In a nationally broadcast speech on the U.S. Postal Service’s National Postal Customer Council Day on May 26, Postmaster General Jack Potter said that he anticipates the need for a rate increase in 2006 that will be “over and above” previous USPS forecasts.
Unless further legislative changes take place to the Civil Service Retirement System (CSRS), a provision in the CSRS legislation could result in the need to generate $3 billion in the next rate filing beyond forecasts. The legislation passed in 2003 correcting the overpayments also put in place a requirement for the Postal Service to place the savings in escrow beginning in 2006. In addition, the law transferred responsibility for military retirement benefits of postal employees from the Treasury to the Postal Service, adding a $28 billion obligation.
Potter is banking on postal reform bills introduced in both the House and Senate this month, both of which include language that would eliminate these burdens being placed on postal ratepayers.
But Potter expressed concern about other portions of the bills, which seek to modernize the 34-year-old postal regulatory process. He cited provisions requiring the USPS to prefund health benefit retirement obligations. “Our evaluation indicates the costs could be as high as $3.9 billion in 2006,” he said, “or a 6.5% rate increase over and above our forecast.”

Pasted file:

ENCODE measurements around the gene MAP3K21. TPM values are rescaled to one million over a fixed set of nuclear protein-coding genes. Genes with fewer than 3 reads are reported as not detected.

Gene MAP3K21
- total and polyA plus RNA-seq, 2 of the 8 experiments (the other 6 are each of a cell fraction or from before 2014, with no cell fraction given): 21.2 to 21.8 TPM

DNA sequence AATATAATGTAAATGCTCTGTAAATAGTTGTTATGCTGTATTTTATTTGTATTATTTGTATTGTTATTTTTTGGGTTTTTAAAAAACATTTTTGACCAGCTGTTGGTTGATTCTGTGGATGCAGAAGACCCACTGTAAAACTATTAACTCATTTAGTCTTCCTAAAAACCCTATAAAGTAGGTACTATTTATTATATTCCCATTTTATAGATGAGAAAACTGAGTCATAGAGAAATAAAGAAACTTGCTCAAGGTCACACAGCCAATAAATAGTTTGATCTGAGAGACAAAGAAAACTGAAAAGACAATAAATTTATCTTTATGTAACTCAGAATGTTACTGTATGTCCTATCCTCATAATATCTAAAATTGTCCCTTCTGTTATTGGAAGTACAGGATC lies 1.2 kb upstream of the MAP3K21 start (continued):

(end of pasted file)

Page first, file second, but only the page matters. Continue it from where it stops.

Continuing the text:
Both bills have language that calls for price caps as a way to set rates. And since neither bill provides relief from postal wages and benefits, “we believe any price cap index must take all cost drivers into consideration,” Potter said. “We therefore prefer the Senate version of price caps.”
Potter is also concerned about legislative language that deals with pricing flexibility in competitive and noncompetitive product lines. “The language will likely result in added costs being shifted to packages,” he said. “That could result in significant upward price pressure, which could put $2.5 billion in contributions we gain annually from our package services in jeopardy. That loss of contribution would have to be borne in higher rates on other classes of mail.”